French submarine fallout threatens tens of millions of dollars in contracts for SA companies
Australia’s dumping of plans for French submarines will have costly and extensive consequences for SA companies, defence figures predict.
October 2, 2021 - 8:00PM
Tens of millions of dollars of work in 200 contracts given to Australian companies on the Attack-class submarine project will be cancelled after the government dumped French shipbuilders Naval Group, a major industry lobby group predicts. The federal government has started untangling the complex $90bn Attack-class contract, which involves dozens of subcontracts given to local suppliers.
Australian Industry & Defence Network chief executive Brent Clark estimated there were about 200 ongoing subcontracts, with an approximate total value of $30m, associated with the program at the time it was dumped for a new fleet of nuclear-powered submarines.
But government officials, without providing an exact number, believed the actual figure was much lower as construction on the first of the 12 planned ships wasn’t due to start until 2024, and many contracts were years away from being finalised.
In late August, Naval Group revealed more than $10m in contracts had been awarded to more than 100 Australian companies to supply and test various materials including steels and alloys.
A Naval Group spokesman said Australian suppliers were “at the heart” of its plans to build 12 new submarines in Adelaide.
“Naval Group is working through the termination process with the Commonwealth, our suppliers and partners,” he said.
Mr Clark, a former Naval Group executive, raised concerns for the “hundreds” of companies that had invested heavily in new equipment, staff and research to improve their chances of securing work, but had not yet signed a contract.
“People were quite within their rights to be assuming that they had very long term work coming their way,” he said.
“We would like to see those companies diverted into the supply chains of other defence programs very quickly.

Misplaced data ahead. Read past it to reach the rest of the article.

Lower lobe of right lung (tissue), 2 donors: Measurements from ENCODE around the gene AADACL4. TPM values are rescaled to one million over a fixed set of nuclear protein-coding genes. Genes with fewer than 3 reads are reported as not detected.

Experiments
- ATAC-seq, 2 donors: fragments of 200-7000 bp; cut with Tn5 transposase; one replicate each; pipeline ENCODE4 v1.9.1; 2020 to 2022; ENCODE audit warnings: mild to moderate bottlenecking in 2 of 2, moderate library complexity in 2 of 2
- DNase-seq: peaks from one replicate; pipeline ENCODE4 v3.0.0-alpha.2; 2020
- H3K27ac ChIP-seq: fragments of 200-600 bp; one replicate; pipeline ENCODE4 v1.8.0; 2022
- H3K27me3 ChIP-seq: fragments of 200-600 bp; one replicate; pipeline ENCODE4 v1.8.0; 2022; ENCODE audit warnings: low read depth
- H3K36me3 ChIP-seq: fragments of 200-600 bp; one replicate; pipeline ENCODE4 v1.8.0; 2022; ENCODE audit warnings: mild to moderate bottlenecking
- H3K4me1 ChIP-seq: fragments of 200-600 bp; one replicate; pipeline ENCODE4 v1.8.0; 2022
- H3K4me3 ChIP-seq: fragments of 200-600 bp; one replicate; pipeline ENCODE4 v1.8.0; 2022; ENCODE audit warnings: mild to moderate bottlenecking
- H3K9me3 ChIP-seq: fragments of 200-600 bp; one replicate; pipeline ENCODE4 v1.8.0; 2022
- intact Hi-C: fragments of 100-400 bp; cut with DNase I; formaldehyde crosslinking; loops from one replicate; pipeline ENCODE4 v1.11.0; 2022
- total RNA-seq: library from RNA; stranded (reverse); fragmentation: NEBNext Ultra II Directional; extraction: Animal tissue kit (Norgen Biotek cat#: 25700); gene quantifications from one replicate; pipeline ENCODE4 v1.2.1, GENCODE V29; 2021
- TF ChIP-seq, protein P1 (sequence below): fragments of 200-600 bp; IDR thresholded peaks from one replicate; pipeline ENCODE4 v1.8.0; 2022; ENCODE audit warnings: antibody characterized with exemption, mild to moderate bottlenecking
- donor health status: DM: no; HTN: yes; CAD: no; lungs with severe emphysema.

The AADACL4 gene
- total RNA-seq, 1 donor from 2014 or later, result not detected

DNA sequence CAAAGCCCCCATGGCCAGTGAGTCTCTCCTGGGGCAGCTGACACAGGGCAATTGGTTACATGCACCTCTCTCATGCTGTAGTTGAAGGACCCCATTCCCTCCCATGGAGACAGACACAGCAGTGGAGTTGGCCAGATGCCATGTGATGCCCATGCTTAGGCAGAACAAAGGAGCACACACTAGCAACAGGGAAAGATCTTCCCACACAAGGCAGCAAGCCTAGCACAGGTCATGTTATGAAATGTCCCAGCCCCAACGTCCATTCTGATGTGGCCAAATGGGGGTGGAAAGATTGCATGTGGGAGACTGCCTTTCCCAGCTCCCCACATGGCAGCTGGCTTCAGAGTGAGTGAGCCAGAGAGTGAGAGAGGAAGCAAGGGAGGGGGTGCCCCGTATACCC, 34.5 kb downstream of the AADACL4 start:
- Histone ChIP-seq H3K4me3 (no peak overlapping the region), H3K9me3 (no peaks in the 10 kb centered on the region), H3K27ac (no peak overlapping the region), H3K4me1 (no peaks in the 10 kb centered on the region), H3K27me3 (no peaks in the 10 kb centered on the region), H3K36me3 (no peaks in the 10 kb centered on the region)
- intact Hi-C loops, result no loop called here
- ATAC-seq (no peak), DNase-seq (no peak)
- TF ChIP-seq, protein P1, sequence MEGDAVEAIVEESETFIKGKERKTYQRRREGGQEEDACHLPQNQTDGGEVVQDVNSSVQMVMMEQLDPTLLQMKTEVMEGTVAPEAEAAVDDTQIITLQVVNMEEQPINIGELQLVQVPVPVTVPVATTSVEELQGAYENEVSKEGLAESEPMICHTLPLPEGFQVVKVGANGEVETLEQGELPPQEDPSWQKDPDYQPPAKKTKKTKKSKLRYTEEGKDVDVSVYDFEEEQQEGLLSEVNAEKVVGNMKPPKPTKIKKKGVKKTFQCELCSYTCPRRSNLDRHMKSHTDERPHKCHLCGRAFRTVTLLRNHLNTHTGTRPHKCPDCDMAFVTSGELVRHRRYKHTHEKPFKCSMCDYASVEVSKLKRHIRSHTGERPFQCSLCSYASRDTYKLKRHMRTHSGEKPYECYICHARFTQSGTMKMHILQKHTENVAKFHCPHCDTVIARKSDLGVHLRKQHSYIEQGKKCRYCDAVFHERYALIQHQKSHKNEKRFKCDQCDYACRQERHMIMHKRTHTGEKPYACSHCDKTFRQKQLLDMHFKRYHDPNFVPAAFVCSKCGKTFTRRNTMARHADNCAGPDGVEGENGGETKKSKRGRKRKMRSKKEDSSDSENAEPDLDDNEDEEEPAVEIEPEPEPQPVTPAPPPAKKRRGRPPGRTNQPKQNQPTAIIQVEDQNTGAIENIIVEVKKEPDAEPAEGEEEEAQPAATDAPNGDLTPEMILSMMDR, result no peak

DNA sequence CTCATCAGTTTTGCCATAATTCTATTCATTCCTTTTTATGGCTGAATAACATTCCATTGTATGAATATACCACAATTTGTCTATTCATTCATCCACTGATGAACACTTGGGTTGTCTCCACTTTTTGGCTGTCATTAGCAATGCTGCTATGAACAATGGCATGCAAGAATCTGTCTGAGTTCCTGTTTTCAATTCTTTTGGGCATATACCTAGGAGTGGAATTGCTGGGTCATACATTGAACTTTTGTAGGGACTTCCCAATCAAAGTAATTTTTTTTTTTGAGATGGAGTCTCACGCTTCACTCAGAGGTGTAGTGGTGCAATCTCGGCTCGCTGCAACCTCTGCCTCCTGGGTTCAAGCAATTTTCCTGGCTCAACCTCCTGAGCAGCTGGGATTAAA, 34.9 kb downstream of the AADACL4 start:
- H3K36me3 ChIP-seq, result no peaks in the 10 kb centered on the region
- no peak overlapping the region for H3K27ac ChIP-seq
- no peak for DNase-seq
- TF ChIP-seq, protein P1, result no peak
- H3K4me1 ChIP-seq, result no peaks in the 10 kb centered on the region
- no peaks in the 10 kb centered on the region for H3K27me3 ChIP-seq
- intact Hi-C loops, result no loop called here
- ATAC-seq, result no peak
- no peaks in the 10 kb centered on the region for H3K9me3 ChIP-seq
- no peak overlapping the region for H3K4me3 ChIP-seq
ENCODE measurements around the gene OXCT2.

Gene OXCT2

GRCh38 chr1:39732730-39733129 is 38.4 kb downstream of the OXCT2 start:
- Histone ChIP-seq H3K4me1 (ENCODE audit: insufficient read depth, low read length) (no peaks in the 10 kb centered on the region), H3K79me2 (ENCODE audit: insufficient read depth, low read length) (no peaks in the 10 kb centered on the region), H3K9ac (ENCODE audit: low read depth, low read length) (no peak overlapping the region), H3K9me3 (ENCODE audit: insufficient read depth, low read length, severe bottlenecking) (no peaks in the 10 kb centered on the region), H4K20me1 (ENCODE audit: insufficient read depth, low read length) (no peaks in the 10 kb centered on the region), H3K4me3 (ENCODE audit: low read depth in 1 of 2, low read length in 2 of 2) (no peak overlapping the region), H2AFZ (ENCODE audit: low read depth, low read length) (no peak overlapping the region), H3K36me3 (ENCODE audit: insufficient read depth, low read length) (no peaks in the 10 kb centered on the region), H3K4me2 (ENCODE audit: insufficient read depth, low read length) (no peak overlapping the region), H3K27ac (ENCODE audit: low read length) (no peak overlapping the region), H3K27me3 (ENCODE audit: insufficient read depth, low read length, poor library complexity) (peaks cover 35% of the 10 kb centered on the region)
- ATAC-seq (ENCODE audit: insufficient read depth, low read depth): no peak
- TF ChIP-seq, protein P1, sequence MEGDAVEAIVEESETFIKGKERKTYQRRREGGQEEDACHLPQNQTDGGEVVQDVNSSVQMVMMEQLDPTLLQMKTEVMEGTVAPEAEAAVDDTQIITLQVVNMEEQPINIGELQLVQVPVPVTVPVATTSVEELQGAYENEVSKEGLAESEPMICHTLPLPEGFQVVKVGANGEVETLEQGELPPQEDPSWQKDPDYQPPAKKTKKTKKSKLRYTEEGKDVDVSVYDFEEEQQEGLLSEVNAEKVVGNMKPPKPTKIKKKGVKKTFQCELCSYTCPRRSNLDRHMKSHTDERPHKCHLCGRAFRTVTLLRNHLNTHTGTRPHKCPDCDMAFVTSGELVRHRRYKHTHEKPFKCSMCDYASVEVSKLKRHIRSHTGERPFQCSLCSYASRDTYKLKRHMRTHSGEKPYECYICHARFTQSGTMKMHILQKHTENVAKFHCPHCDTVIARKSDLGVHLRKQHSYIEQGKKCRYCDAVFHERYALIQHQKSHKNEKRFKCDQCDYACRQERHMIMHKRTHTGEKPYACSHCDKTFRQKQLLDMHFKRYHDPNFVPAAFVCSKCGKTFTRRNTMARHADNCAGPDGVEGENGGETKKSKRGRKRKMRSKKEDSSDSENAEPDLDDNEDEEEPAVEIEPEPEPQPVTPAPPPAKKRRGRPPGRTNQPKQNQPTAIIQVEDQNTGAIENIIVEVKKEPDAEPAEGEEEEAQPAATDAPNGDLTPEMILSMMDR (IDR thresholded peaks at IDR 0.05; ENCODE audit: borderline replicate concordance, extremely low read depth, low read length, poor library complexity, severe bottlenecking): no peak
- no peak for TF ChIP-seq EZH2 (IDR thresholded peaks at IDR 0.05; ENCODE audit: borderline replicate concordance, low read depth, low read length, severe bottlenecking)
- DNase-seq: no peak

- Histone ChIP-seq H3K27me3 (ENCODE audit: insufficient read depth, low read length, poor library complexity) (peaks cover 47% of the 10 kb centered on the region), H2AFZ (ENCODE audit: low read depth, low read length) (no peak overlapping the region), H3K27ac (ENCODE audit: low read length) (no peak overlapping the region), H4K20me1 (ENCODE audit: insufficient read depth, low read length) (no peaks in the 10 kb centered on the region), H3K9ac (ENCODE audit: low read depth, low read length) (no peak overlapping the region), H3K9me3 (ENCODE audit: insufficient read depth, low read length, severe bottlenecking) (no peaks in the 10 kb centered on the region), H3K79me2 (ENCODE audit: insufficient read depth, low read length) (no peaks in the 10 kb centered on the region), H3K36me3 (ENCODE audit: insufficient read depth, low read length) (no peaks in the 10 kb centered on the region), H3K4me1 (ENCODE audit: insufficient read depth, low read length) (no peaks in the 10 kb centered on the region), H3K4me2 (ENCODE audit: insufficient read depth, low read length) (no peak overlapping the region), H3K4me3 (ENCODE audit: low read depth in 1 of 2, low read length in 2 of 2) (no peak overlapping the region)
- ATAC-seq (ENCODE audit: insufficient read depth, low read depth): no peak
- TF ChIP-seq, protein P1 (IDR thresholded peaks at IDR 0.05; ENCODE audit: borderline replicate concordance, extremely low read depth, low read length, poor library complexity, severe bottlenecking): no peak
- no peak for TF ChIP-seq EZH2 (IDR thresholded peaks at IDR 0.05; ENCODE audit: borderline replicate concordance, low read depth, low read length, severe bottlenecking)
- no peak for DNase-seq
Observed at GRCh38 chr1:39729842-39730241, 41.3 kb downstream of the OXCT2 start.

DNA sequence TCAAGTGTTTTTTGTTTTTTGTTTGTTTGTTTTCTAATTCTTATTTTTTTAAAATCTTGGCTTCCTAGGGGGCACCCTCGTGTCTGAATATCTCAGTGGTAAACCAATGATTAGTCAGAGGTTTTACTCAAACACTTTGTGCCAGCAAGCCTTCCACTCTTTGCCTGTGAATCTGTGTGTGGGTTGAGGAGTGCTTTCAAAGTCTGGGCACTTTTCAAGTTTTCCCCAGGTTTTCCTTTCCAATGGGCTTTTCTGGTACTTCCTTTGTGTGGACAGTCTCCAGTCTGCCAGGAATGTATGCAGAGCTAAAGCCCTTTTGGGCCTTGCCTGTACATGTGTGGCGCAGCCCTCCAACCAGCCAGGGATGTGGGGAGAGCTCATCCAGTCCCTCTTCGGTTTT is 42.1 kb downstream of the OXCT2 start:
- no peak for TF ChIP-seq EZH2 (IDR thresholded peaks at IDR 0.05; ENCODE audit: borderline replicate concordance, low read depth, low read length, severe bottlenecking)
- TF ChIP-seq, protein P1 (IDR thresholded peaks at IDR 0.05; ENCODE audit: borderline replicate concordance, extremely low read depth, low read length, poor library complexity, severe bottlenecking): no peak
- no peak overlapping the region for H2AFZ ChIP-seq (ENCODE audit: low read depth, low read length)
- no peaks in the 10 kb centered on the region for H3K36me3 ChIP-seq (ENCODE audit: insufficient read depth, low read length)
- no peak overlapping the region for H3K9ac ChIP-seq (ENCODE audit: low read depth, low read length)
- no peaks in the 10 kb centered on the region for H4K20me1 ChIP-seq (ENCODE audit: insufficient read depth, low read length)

“Those businesses can’t just be ignored.”
Both state and federal governments are confident SA suppliers can pivot and reap the benefits of other future defence projects.
Finance Minister Simon Birmingham recognised there would be “some local companies” that expected to secure contracts closer to the construction start date of the Attack-class.
“There will be many new opportunities for companies to take on new work over the next few years to help extend the life of the Collins Class fleet, upgrade the systems of our air warfare destroyers or build the new future frigates,” he said.
More than 2000 Australian businesses had registered their interest with the Naval Group Australia Industry Capability Network portal.
Premier Steven Marshall last month held a roundtable with major defence prime contractors who committed to bringing forward work schedules to provide relief for local suppliers “where possible”.
“There were a number of local SMEs (small and medium-sized enterprises) who had begun the negotiation process with Naval Group but who had not yet finalised contracts, which is of course a disappointment to those companies,” Mr Marshall said.
More than 5000 South Australians are expected to be employed in naval shipbuilding activities by 2030.
SA senator and Opposition foreign affairs spokeswoman Penny Wong said hundreds of businesses had been “left high and dry”.
“(Prime Minister) Scott Morrison needs to provide some certainty now by making clear how Australian industry content will be guaranteed in this new deal, and ensuring these workers and businesses have a role,” she said.
A Sunday Mail analysis of publicly available tender information shows at least 131 work packages for the Osborne Naval Shipbuilding Precinct have been either awarded or still taking applications.
It is expected construction of the shipyard will halt while the government alters designs to accommodate the much larger nuclear-powered submarines, a process that will take up to 18 months.